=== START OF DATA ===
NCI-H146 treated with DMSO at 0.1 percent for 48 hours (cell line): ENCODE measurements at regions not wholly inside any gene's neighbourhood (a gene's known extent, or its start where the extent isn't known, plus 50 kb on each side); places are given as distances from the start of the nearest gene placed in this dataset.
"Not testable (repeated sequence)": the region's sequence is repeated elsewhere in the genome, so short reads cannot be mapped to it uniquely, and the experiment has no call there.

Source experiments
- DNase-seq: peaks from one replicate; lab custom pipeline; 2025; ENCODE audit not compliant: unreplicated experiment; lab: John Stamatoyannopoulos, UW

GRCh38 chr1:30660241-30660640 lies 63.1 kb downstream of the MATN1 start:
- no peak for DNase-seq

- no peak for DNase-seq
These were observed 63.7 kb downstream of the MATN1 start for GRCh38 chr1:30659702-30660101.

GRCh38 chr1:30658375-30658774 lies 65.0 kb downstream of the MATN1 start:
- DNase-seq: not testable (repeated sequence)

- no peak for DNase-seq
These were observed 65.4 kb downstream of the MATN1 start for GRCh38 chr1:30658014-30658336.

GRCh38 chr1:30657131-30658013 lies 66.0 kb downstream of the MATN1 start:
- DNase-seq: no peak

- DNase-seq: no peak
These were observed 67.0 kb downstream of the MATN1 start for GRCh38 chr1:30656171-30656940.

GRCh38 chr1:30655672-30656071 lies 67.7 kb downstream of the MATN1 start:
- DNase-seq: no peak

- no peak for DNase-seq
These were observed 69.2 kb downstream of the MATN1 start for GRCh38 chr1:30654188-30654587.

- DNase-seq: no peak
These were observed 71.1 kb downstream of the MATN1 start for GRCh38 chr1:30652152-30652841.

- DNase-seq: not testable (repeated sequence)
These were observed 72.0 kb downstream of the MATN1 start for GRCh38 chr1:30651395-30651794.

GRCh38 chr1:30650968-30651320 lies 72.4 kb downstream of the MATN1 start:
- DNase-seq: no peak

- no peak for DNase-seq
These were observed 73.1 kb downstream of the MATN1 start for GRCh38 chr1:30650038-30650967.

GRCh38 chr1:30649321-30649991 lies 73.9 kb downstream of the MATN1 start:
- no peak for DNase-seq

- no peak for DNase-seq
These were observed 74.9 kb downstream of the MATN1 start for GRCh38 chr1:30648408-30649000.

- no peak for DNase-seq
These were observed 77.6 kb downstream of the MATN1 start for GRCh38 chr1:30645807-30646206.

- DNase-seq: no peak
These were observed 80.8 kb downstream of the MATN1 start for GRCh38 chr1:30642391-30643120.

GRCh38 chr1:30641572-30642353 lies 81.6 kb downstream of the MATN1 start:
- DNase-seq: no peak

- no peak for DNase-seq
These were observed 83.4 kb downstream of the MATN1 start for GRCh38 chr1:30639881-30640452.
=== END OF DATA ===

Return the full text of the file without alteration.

NCI-H146 treated with DMSO at 0.1 percent for 48 hours (cell line): ENCODE measurements at regions not wholly inside any gene's neighbourhood (a gene's known extent, or its start where the extent isn't known, plus 50 kb on each side); places are given as distances from the start of the nearest gene placed in this dataset.
"Not testable (repeated sequence)": the region's sequence is repeated elsewhere in the genome, so short reads cannot be mapped to it uniquely, and the experiment has no call there.

Source experiments
- DNase-seq: peaks from one replicate; lab custom pipeline; 2025; ENCODE audit not compliant: unreplicated experiment; lab: John Stamatoyannopoulos, UW

GRCh38 chr1:30660241-30660640 lies 63.1 kb downstream of the MATN1 start:
- no peak for DNase-seq

- no peak for DNase-seq
These were observed 63.7 kb downstream of the MATN1 start for GRCh38 chr1:30659702-30660101.

GRCh38 chr1:30658375-30658774 lies 65.0 kb downstream of the MATN1 start:
- DNase-seq: not testable (repeated sequence)

- no peak for DNase-seq
These were observed 65.4 kb downstream of the MATN1 start for GRCh38 chr1:30658014-30658336.

GRCh38 chr1:30657131-30658013 lies 66.0 kb downstream of the MATN1 start:
- DNase-seq: no peak

- DNase-seq: no peak
These were observed 67.0 kb downstream of the MATN1 start for GRCh38 chr1:30656171-30656940.

GRCh38 chr1:30655672-30656071 lies 67.7 kb downstream of the MATN1 start:
- DNase-seq: no peak

- no peak for DNase-seq
These were observed 69.2 kb downstream of the MATN1 start for GRCh38 chr1:30654188-30654587.

- DNase-seq: no peak
These were observed 71.1 kb downstream of the MATN1 start for GRCh38 chr1:30652152-30652841.

- DNase-seq: not testable (repeated sequence)
These were observed 72.0 kb downstream of the MATN1 start for GRCh38 chr1:30651395-30651794.

GRCh38 chr1:30650968-30651320 lies 72.4 kb downstream of the MATN1 start:
- DNase-seq: no peak

- no peak for DNase-seq
These were observed 73.1 kb downstream of the MATN1 start for GRCh38 chr1:30650038-30650967.

GRCh38 chr1:30649321-30649991 lies 73.9 kb downstream of the MATN1 start:
- no peak for DNase-seq

- no peak for DNase-seq
These were observed 74.9 kb downstream of the MATN1 start for GRCh38 chr1:30648408-30649000.

- no peak for DNase-seq
These were observed 77.6 kb downstream of the MATN1 start for GRCh38 chr1:30645807-30646206.

- DNase-seq: no peak
These were observed 80.8 kb downstream of the MATN1 start for GRCh38 chr1:30642391-30643120.

GRCh38 chr1:30641572-30642353 lies 81.6 kb downstream of the MATN1 start:
- DNase-seq: no peak

- no peak for DNase-seq
These were observed 83.4 kb downstream of the MATN1 start for GRCh38 chr1:30639881-30640452.